CHF/Transplant/Pulmonary Hypertension
WMC has a very active Heart Failure and Transplant program, performing over 20 transplants each year. The cardiology fellow on the CHF team will follow and manage his or her own set of patients during their month-long rotation. They will learn the nuances of inotropy, mechanical support in intensive care units including LVAD and ECMO, and pre and post heart transplant care.  Weekly interdisciplinary cardiac transplant meetings will introduce the fellow to the team approach necessary for advanced heart failure care.   The fellow will also learn how to perform Swan-Ganz catheter insertion, right heart catheterization and endomyocardial biopsy.

Echocardiography Laboratory
The echocardiography rotation includes performance and interpretation of transthoracic and transesophageal echocardiograms under the supervision of an expert physician and technologist staff.  Studies are performed in various clinical settings, including the inpatient echo lab, intensive care units, and the Bradhurst outpatient center.  By offering these diverse venues, WMC affords the cardiology fellow a unique perspective on how echocardiograms can differ in style. The fellow is encouraged to do a “wet-read” of echocardiograms after they are done and then discuss their thought-process with attendings. In addition, fellows present these echocardiograms weekly at conference. Along with standard TTE and TEE, the WMC echo lab has significant expertise in the use of real-time 3-Dimensional echocardiography.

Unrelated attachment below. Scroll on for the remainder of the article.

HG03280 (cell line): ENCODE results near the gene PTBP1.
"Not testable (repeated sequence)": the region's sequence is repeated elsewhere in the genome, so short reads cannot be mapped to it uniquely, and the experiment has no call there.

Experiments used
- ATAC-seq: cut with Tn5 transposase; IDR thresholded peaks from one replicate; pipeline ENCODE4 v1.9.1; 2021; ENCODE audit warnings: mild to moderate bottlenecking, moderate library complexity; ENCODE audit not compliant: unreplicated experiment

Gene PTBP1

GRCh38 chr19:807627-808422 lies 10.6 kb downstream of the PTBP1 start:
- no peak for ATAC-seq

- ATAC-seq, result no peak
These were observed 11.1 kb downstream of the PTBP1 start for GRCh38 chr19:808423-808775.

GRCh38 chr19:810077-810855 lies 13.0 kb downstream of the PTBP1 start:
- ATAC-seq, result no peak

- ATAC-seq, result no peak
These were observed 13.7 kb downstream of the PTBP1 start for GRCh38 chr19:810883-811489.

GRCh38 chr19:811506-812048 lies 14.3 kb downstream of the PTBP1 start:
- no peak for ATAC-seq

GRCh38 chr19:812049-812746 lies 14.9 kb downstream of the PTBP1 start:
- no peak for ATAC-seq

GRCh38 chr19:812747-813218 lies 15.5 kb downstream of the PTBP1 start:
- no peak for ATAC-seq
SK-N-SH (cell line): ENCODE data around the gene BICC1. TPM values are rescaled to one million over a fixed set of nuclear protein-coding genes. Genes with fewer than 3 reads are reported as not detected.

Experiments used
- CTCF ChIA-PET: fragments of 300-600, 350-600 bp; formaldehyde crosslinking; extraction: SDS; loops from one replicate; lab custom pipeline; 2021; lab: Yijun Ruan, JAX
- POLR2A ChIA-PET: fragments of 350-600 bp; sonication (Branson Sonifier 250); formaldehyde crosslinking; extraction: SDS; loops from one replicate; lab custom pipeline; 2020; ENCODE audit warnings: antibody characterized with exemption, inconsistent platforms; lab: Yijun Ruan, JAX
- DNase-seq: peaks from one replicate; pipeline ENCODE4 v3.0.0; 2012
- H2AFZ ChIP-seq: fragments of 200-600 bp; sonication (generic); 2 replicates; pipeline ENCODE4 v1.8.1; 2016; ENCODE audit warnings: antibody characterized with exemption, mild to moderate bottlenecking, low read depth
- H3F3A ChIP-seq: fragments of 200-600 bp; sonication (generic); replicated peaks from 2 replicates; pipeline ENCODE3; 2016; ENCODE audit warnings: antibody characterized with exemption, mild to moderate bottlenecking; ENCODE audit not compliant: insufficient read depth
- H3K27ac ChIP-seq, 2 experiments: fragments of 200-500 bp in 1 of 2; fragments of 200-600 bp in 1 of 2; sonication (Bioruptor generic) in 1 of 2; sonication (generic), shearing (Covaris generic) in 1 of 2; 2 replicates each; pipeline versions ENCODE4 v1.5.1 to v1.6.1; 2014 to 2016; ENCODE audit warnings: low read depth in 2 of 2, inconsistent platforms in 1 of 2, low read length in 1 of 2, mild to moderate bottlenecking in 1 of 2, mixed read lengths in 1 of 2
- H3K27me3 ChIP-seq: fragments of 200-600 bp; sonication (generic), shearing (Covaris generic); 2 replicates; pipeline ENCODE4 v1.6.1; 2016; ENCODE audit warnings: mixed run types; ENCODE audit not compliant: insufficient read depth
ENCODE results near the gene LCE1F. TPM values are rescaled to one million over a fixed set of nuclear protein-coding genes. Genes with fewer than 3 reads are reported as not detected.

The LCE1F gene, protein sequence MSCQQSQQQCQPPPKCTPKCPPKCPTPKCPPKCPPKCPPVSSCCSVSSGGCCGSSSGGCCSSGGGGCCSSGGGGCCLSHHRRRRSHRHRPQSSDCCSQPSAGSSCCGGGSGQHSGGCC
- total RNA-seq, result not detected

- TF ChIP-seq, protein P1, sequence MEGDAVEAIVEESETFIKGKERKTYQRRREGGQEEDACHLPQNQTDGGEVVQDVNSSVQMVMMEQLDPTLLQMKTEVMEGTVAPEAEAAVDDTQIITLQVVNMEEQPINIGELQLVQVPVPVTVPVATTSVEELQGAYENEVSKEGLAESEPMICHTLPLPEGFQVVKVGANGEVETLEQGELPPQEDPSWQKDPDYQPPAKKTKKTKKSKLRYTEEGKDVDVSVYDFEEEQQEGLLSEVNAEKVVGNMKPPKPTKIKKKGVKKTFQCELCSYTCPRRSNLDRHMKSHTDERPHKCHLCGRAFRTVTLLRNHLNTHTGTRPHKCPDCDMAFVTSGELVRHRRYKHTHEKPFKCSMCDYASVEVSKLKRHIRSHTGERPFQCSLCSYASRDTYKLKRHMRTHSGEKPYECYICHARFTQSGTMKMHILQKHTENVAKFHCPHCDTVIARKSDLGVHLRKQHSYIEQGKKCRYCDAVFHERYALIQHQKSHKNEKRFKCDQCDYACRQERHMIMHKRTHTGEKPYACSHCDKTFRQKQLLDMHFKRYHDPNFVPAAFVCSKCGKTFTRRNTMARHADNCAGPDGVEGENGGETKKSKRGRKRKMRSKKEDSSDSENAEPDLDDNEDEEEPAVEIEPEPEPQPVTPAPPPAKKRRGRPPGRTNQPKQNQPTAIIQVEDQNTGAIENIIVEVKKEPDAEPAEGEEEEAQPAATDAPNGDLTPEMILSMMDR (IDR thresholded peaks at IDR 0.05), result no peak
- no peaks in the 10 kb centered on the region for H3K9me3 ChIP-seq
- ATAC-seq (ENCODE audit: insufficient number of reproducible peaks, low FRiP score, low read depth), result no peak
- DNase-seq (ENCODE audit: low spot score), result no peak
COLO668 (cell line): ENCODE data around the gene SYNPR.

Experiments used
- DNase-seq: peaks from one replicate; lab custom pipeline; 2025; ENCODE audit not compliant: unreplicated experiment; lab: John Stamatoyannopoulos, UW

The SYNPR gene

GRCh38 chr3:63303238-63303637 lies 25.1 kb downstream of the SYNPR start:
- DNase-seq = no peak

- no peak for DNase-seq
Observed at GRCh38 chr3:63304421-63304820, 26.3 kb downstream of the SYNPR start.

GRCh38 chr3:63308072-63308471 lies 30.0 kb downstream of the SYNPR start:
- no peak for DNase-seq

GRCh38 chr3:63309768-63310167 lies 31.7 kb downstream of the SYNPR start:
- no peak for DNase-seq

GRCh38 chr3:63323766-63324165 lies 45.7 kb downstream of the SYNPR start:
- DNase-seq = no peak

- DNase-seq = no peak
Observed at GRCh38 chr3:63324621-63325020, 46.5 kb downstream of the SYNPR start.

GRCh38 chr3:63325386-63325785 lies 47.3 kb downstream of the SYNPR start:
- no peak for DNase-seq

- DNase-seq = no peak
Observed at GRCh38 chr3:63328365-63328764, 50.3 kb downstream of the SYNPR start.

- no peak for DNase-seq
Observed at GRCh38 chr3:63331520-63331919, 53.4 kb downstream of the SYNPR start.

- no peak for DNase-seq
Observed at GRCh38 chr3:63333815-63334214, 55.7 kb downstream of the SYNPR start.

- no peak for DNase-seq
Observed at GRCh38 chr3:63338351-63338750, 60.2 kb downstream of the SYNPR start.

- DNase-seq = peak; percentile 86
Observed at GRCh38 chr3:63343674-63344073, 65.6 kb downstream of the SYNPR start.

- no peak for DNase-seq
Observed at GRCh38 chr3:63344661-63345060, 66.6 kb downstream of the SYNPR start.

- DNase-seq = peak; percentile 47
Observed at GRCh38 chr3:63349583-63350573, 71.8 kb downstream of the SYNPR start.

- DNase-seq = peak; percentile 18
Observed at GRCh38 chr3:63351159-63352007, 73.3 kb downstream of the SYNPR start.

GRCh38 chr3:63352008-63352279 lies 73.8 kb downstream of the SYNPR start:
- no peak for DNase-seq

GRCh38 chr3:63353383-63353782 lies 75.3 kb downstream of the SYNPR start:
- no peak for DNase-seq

Electrophysiology
Our EP program has become a nationally recognized leader in the care of cardiac arrhythmia patients.  We have two state-of-the-art EP laboratories, in addition to a device implantation room, and access to the hybrid OR.  All types of ablations are performed, including those for atrial fibrillation, atrial tachycardia, and ventricular tachyarrhythmias, utilizing both endocardial and epicardial approaches, as well as “hybrid” ablations. Our device program is also quite robust; our faculty performs pacemaker and ICD implants, including cardiac resynchronization therapy devices, subcutaneous ICD implants, and laser lead extractions, as well as left atrial appendage occlusion devices, in collaboration with the cardiac catheterization lab.  Our cardiology fellows have the opportunity to provide consultations regarding complex arrhythmia issues, provide peri-procedural care, and to have hands-on experience during electrophysiology studies, catheter ablations and device implants. Training in pacemaker and ICD interrogation is provided as well.